Hello and happy January 3!
Do you still feel as revved up and motivated as you did two days ago? If yes, awesome, if no, you are not alone. The pitfalls of setting NYE party resolutions are many.
We borrow a resolution from someone else that sounds pretty good - oh hey I'd kind of maybe also like to lose weight, declutter, get my finances in order, too, yet we lack the true intrinsic motivation to get 'er done.
The pat answers about our resolutions were easy to give at the cocktail party, but that doesn’t mean that they are especially meaningful to us.
Change isn't a walk in the park. It takes commitment, perseverance and consistency. You need new neural pathways in your brain to replace rutted out old ways of doing things.
Our brains like to be as efficient as possible, which makes the old way easier. The new way takes time and effort before it becomes ingrained as a new way of life. So motivation for the long-term is key.
The topic of the upcoming New Year can be quite loaded. Some of us are so ready to shut the door on 2019 and others are all amped up with lists longer than Santa's on all the ways we need to improve ourselves in the next 12 months.
How we're going to choose to fill the next 52 weeks can be either exhilarating or daunting.
Whether this is the bitch of a blank canvas for you or a fresh start and a clean slate, it's an opportunity to set some intentions for the next decade.
Do Resolutions Even Work?
When set properly, goals and resolutions set at the beginning of the year can work wonders. When arbitrarily proclaimed at midnight on Dec 31 with no plan to back them up, well, yeah, those resolutions barely make it past the late-night Uber ride home.
My favorite perspective on the year ahead is to think about the new year as 365 opportunities!
I realize that 2019 might have given you 365 ways to want to bang your head against the wall or 365 ways to...
What do I mean by Marie Kondo your Christmas?
Don't worry! I do not mean folding your underwear in a weird way or having to organize ANYTHING in your home right now.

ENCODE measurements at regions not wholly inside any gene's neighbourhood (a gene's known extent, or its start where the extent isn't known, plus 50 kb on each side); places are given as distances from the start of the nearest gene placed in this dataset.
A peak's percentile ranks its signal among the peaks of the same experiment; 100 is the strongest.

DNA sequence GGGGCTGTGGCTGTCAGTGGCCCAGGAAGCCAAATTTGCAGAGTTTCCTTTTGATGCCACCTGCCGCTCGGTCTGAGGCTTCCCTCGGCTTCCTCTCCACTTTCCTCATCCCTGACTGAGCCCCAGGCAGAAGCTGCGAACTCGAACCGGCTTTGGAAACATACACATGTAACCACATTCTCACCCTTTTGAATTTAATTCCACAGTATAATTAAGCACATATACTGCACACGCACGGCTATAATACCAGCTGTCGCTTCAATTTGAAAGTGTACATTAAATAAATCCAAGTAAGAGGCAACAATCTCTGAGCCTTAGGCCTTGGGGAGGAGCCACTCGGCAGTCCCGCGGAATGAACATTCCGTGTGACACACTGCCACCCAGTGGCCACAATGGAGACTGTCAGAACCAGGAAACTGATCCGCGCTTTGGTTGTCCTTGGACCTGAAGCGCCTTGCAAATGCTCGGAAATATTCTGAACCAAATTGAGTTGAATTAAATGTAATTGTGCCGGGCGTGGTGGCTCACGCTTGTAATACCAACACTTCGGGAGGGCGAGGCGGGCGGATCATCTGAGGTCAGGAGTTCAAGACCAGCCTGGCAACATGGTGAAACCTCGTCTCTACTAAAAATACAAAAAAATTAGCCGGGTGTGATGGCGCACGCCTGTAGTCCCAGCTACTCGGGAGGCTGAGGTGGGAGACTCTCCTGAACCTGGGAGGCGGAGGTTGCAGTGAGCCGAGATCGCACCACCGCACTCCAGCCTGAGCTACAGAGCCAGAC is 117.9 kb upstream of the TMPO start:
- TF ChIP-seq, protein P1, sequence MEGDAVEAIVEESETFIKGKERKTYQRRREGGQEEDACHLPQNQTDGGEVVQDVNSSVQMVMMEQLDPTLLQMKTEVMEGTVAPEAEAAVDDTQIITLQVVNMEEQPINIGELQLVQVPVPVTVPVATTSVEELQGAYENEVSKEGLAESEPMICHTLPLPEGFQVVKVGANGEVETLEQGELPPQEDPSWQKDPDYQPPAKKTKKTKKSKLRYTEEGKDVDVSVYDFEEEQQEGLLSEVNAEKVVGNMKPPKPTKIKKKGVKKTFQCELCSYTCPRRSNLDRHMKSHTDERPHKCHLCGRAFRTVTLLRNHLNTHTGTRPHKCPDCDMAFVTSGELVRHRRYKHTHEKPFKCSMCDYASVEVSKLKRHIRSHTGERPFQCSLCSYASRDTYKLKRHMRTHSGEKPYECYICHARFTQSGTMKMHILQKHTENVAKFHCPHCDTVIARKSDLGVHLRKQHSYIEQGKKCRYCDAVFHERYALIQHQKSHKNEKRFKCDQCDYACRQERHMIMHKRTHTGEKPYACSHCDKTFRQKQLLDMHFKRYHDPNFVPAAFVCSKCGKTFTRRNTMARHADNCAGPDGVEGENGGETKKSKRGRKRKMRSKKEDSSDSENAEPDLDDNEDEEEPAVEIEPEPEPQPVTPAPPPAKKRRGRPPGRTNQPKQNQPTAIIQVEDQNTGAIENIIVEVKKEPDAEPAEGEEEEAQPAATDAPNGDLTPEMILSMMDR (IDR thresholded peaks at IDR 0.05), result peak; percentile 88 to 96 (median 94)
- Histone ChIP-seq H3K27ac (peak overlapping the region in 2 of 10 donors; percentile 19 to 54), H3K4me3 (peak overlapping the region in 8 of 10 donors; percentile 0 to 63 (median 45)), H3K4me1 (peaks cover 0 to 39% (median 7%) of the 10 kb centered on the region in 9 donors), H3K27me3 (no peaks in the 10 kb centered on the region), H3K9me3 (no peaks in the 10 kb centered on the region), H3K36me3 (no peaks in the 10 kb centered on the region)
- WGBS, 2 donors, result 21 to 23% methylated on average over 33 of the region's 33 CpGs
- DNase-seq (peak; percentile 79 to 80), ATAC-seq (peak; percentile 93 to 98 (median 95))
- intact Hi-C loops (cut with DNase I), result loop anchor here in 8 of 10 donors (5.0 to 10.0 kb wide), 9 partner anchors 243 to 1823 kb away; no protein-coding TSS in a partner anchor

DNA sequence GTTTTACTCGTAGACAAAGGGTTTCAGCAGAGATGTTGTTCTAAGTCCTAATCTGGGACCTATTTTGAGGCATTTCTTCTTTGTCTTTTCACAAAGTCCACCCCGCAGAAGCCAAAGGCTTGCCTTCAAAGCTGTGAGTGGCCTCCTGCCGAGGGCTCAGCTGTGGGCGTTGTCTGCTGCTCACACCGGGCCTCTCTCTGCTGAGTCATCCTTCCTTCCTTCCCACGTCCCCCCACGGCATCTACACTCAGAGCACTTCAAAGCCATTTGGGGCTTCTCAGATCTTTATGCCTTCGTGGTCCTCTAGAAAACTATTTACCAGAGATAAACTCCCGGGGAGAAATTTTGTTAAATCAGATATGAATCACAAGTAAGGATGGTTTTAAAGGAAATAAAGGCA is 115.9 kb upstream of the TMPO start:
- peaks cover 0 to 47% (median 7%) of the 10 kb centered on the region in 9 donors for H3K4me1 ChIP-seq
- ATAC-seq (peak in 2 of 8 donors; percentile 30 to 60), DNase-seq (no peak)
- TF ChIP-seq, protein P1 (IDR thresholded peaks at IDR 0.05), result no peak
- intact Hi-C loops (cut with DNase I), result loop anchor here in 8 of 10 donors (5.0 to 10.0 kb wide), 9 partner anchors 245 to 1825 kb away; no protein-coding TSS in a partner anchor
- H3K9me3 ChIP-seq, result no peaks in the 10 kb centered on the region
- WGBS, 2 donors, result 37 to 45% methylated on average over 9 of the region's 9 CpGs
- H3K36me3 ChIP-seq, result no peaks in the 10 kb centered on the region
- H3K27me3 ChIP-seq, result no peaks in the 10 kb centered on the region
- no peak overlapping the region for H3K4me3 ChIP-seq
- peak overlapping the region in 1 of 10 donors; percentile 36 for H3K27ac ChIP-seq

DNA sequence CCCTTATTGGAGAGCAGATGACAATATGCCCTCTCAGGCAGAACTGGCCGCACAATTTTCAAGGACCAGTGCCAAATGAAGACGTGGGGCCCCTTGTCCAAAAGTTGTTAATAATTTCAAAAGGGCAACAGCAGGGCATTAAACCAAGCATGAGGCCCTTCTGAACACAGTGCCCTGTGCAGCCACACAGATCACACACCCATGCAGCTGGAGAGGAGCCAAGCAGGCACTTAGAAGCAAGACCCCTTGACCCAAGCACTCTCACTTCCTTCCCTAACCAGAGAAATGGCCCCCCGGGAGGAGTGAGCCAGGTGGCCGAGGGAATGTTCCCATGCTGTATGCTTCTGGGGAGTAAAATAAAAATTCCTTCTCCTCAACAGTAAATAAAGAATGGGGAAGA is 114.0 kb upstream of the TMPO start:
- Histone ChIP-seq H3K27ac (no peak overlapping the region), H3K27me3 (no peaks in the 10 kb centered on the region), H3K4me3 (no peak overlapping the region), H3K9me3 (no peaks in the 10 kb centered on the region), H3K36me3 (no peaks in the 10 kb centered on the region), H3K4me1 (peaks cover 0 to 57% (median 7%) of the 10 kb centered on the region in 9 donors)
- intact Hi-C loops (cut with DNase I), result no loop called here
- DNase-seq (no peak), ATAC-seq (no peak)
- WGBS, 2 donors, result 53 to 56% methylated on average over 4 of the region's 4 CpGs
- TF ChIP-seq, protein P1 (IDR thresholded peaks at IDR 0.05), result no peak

Marie Kondo is that incredible professional organizer who wrote the book, The Life Changing Magic of Tidying Up. Did you read it?
Makes a great holiday gift ;-)! Just kidding. I mean it does, but that's not what this is about.
This is less about holiday presents and more about holiday presence...
which probably just made you feel guilty. Because in going overboard and trying to create a magical holiday for our loved ones, we are usually more stressed and less present than we are at other times in the year. And that feels kind of crummy.
Christmas is touted as the most wonderful time of the year ... except that comes with a hefty emotional and financial price tag for those of us who are orchestrating the magic for everyone else.
I saw the funniest quote the other day that basically said that December...
Well, we’ve officially transitioned out of the season of stuffing to the season of stuff. Thanksgiving is over, but it’s always a good time of year to give that thanks away.
Today is Black Friday and before you give your credit card a workout, take a minute to pass some gratitude gravy.
Black Friday can be rough on those who work in retail. Yes, investment bankers, CEOs, and stockholders love Black Friday, but those who are manning (and woman’ning) the stores often bear the brunt of shoppers’ seasonal anxieties, which isn’t always easy.
#GratitudeGRAVY day 14
For years I pretty much missed the point of Thanksgiving. Sad, but true. I'm the person who has literally lit my oven on fire while trying to broil bagels.
Despite the Thanksgiving hits and misses we've had chez Larock, I've come to realize that Thanksgiving is supposed to be a celebration of the great FULLness* of life with some of the wonderful humans that are in my world. Flawed and funny, weird and wonderful, I give thanks for all of them.
GratiTIRED? I get it. This is why gratitude fatigue is real…. And, while the healthcare industry is starting to realize that gratitude is some of the best medicine, the correct dosage for each of us does vary.